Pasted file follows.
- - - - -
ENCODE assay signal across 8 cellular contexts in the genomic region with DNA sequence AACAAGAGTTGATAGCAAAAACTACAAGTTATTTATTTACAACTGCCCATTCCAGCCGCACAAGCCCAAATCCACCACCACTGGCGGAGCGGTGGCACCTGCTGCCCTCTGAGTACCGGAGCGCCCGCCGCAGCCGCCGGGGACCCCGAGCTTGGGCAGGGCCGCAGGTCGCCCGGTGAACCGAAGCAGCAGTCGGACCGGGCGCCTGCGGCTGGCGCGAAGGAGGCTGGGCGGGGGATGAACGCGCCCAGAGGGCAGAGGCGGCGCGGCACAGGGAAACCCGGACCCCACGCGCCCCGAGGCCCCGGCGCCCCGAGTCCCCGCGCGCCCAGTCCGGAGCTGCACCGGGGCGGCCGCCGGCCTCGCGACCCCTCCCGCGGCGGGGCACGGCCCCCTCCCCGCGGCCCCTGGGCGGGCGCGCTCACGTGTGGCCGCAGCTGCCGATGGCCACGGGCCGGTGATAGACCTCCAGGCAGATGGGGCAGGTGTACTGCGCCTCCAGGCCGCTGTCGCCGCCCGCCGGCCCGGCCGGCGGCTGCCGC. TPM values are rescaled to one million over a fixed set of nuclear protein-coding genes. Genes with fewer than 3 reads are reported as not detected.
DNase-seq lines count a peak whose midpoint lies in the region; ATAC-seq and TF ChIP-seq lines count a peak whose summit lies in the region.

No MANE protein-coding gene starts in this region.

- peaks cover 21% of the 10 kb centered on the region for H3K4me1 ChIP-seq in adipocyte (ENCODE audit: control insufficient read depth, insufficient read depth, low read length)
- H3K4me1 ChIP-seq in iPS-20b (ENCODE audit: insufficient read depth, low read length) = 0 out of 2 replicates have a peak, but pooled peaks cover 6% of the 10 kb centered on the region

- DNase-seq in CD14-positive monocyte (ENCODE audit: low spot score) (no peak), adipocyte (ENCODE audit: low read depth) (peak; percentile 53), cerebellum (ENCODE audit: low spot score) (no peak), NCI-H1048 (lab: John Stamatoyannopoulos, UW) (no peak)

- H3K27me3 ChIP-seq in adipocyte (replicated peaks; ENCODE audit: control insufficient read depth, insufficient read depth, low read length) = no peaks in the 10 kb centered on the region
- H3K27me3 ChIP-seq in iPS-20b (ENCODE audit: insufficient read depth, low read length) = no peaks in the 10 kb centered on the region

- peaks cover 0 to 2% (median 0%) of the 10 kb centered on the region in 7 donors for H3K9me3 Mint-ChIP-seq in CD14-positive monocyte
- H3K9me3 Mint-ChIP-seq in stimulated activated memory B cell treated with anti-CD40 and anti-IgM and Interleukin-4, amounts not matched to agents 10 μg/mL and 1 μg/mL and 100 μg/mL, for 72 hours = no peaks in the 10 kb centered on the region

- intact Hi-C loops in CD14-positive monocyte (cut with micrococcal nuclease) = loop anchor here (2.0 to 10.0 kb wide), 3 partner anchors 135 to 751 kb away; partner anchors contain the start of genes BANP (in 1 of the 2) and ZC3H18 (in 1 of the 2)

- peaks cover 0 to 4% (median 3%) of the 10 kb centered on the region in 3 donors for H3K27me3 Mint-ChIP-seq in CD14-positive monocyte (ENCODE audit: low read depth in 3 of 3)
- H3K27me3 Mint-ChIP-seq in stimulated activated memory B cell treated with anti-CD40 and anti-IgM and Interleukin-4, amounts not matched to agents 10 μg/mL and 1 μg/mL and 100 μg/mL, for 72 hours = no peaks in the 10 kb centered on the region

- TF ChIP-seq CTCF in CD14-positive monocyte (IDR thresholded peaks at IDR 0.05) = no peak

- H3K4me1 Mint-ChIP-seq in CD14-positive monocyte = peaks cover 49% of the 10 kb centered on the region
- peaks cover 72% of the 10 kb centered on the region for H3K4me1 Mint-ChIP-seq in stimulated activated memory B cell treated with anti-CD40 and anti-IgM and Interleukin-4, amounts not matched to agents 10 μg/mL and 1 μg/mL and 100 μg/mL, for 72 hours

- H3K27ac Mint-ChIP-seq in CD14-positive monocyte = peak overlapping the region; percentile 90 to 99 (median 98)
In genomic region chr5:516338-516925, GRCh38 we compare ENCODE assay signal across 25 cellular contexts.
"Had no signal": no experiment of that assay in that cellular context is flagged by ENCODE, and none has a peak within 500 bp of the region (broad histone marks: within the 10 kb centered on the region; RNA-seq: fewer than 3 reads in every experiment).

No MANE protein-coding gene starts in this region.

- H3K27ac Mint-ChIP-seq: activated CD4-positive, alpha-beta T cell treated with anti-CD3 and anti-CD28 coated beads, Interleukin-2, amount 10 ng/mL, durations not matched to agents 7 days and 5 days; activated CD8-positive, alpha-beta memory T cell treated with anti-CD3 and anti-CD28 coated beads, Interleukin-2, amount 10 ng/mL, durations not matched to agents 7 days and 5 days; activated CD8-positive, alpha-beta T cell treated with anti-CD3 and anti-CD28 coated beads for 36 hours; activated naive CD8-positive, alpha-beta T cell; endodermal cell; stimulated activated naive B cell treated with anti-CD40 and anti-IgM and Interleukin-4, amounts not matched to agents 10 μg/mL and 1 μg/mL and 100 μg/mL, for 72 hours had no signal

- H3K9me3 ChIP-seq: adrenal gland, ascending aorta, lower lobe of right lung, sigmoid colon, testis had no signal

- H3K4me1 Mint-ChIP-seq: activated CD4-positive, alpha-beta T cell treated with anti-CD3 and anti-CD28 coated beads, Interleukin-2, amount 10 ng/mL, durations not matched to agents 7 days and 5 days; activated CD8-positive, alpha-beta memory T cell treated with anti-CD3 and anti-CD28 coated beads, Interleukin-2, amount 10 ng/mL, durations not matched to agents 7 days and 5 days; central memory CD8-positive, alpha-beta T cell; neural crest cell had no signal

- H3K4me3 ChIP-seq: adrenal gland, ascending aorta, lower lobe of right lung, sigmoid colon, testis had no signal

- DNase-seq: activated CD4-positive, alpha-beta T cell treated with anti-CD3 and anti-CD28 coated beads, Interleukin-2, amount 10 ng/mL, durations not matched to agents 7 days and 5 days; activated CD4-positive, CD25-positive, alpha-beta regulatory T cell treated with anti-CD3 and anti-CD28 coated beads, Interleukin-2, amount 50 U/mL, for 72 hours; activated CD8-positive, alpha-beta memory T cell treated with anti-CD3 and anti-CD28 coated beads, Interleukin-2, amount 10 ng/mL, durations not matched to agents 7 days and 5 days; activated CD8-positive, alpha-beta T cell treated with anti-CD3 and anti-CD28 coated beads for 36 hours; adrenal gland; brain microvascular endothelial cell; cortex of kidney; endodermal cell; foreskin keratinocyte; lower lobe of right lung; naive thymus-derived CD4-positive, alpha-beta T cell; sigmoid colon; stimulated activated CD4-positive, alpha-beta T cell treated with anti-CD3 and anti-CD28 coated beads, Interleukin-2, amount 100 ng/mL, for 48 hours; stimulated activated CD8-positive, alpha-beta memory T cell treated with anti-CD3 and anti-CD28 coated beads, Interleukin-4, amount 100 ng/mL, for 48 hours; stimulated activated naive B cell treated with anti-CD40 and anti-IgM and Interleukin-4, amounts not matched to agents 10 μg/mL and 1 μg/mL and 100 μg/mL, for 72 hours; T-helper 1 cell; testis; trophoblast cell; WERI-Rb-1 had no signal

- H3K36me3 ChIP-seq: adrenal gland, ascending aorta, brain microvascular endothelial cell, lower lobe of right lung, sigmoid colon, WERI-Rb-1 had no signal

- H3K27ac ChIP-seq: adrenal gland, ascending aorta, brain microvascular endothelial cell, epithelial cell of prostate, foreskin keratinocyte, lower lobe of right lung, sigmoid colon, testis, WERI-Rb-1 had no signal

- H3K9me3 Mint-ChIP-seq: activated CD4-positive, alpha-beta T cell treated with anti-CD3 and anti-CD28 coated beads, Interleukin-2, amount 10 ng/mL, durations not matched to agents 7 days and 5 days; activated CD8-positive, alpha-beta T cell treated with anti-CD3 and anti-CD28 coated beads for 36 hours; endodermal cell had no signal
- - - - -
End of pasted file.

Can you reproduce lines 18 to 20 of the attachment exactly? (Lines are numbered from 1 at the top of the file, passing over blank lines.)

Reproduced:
In genomic region chr5:516338-516925, GRCh38 we compare ENCODE assay signal across 25 cellular contexts.
"Had no signal": no experiment of that assay in that cellular context is flagged by ENCODE, and none has a peak within 500 bp of the region (broad histone marks: within the 10 kb centered on the region; RNA-seq: fewer than 3 reads in every experiment).

No MANE protein-coding gene starts in this region.